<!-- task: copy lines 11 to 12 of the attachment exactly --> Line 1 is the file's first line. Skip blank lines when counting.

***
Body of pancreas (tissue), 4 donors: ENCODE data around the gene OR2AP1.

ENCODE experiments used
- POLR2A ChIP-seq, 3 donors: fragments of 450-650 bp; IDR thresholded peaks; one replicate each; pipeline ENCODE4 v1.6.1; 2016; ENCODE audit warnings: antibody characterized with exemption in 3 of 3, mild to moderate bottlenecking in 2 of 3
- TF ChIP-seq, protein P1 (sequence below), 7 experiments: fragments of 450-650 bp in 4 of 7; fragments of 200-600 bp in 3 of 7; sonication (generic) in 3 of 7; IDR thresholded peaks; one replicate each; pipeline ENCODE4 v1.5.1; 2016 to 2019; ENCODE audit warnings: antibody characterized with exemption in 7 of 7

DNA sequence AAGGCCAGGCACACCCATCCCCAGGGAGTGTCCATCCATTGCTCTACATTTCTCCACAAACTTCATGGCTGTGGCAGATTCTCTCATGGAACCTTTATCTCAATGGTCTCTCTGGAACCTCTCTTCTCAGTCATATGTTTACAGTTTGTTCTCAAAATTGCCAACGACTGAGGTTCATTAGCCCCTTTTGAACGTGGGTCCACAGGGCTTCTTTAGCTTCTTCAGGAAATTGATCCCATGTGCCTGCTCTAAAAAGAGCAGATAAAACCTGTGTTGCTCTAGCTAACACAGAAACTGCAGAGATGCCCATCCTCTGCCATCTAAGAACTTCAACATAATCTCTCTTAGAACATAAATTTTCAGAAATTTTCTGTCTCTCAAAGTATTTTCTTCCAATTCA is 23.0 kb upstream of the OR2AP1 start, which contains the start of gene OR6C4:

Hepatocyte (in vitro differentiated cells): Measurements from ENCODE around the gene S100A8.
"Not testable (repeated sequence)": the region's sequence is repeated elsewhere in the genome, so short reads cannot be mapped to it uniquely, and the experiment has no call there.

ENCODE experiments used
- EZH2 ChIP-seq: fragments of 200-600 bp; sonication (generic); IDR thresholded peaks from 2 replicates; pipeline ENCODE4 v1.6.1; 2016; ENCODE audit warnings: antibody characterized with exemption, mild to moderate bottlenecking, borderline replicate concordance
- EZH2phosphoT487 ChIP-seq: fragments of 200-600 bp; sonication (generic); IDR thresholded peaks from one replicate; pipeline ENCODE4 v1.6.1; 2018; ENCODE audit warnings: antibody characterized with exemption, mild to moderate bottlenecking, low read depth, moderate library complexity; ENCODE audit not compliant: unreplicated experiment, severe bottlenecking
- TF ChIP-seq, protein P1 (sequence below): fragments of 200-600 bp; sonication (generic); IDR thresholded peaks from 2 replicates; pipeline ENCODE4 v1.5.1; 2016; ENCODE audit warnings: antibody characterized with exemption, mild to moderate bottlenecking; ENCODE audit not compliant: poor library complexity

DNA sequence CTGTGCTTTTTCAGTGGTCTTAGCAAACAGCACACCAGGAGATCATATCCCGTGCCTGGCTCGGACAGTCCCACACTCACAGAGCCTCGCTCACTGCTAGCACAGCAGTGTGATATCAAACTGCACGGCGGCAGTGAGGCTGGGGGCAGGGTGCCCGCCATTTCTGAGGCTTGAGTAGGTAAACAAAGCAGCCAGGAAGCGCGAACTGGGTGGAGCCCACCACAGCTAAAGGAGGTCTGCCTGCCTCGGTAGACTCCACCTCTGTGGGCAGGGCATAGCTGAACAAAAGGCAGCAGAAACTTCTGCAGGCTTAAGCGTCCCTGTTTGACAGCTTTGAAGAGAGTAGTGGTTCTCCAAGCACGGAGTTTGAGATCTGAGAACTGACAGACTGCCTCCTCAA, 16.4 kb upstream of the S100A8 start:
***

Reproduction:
- TF ChIP-seq, protein P1 (sequence below): fragments of 200-600 bp; sonication (generic); IDR thresholded peaks from 2 replicates; pipeline ENCODE4 v1.5.1; 2016; ENCODE audit warnings: antibody characterized with exemption, mild to moderate bottlenecking; ENCODE audit not compliant: poor library complexity

DNA sequence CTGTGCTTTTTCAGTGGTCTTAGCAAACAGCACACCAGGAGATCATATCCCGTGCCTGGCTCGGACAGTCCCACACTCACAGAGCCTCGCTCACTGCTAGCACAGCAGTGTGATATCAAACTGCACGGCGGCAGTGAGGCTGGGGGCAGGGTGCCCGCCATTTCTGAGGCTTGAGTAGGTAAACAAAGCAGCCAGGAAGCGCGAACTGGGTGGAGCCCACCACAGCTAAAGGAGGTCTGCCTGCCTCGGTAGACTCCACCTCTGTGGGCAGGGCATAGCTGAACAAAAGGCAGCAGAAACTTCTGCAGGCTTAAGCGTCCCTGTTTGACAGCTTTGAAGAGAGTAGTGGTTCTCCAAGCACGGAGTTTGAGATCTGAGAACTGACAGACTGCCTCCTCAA, 16.4 kb upstream of the S100A8 start: